Caribbean Islands Locked Down as ‘Monstrous’ Hurricane NearsBy
Antigua & Barbuda braced for major damage on Tuesday night
Irma comes less than a year after Hurricane Matthew killed 600
The tiny Caribbean islands first in line to receive the brunt of Hurricane Irma’s potentially catastrophic winds and rainfall went into lock down Tuesday night, preparing for the biggest storm in decades.
Irma, a category 5 storm, is expected to batter a dozen small islands overnight with winds of 185 miles per hour, as much as 20 inches of rain and a storm surge the National Hurricane Center warned is potentially “life threatening.” Officials prepared emergency shelters, shuttered airports, and ordered residents to take stay off the streets Tuesday.
“The Caribbean has not seen anything as monstrous as this storm for some time,” said Antigua and Barbuda Prime Minister Gaston Browne, in a phone interview hours before the storm was forecast to hit. “This will surely rank among the top 5 of all time when everything is said and done.”
Browne, who spent most of the day addressing the country’s 100,000 residents by radio and television, said the storm is certain to cause serious damage, including to the vital tourism sector. Natural disasters in the region cause damage equal to about 2 percent of gross domestic product every year, according to Moody’s Investors Service, putting added fiscal pressures on governments already carrying among the highest debt loads in the world.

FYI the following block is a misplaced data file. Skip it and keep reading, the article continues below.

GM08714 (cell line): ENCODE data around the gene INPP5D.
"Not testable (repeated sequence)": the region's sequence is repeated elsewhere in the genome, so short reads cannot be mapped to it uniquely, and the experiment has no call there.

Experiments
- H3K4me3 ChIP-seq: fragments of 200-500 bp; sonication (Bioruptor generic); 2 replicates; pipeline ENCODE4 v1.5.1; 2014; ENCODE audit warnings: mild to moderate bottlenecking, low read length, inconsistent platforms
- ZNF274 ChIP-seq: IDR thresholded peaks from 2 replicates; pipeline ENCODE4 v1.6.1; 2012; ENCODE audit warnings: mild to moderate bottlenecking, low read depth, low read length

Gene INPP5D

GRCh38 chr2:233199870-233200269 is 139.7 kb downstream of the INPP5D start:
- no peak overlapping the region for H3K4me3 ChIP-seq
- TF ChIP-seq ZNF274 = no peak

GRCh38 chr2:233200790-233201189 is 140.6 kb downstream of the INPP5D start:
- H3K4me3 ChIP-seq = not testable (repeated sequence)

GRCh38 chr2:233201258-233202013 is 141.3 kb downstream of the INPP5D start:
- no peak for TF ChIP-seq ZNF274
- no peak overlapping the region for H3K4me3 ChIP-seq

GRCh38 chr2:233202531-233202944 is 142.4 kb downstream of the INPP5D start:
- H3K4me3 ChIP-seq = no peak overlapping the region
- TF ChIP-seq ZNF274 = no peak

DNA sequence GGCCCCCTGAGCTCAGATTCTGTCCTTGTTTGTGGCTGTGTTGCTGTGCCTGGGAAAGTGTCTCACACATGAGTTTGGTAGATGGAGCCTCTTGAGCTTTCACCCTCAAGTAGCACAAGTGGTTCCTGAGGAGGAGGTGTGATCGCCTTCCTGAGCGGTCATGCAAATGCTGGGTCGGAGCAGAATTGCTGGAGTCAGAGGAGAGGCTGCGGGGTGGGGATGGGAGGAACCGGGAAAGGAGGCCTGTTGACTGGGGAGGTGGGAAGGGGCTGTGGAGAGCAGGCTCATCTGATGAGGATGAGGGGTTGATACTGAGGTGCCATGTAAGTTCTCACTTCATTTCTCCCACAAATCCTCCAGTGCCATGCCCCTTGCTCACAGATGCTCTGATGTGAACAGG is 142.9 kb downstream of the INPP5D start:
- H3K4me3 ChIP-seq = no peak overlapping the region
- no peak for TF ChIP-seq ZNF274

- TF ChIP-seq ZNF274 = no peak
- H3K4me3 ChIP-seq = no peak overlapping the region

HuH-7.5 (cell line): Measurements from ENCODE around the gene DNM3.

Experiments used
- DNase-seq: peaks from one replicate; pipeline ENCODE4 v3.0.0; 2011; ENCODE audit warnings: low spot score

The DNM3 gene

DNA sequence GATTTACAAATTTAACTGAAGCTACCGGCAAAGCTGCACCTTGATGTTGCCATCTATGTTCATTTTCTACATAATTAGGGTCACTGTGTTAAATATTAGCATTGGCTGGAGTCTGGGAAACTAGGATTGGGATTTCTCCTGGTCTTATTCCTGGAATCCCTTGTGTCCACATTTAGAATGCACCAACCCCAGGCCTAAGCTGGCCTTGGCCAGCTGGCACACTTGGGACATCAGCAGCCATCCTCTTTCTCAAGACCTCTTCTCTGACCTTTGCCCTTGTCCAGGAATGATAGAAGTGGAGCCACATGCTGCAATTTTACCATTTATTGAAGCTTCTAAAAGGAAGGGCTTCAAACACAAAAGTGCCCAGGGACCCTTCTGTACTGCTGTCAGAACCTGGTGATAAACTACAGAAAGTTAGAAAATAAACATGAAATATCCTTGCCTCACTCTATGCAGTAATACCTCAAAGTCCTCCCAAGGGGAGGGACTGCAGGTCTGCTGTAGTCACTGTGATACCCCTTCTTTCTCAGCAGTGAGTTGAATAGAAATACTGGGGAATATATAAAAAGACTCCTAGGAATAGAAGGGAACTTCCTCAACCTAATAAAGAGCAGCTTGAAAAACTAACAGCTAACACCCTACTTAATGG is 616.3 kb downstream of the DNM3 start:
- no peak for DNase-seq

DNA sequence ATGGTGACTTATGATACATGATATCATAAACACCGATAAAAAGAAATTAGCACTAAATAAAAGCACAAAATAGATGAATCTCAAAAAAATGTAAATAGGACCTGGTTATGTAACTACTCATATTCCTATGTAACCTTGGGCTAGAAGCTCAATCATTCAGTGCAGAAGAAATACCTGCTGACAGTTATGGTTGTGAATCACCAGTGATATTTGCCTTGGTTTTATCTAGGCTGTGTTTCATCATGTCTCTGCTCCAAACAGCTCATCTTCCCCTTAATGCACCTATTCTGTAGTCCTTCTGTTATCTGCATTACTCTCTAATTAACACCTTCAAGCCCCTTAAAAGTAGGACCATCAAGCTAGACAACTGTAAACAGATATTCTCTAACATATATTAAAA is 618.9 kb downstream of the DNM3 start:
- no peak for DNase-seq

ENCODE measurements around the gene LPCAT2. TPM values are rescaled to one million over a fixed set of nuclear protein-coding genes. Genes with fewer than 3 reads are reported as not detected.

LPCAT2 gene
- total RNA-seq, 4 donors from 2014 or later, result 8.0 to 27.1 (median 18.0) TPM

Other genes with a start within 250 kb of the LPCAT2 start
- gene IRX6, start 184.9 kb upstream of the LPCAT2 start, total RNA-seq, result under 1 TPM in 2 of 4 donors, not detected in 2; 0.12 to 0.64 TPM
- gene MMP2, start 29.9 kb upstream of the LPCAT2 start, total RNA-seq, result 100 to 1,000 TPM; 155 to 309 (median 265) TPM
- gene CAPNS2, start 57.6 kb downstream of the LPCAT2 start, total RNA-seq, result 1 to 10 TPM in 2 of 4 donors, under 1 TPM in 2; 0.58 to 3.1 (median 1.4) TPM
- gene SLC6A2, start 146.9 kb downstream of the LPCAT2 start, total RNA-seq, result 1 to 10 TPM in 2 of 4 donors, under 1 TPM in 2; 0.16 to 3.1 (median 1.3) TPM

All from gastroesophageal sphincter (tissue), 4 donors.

“We can’t afford the storm, we can’t afford any negative impact from the storm, because we are still in reconstruction mode post tropical storm Erika, and we all know of the tremendous cost of association with this reconstruction,” said Dominica PM Roosevelt Skerrit on Monday, referring to a 2015 storm.
With Irma expected to start hitting the islands around midnight, officials said they were waiting and praying.
“The winds are slowly picking up,” said Raja Kadri, economic adviser in Montserrat, a tiny island of 5,000 people that was devastated by volcanic eruptions in the 1990s. “You can sense that eerie calm.”
The last category 5 storm to hit the region came less than a year ago when Hurricane Matthew killed more than 600 people, mostly in Haiti, and caused more than $15 billion in damages.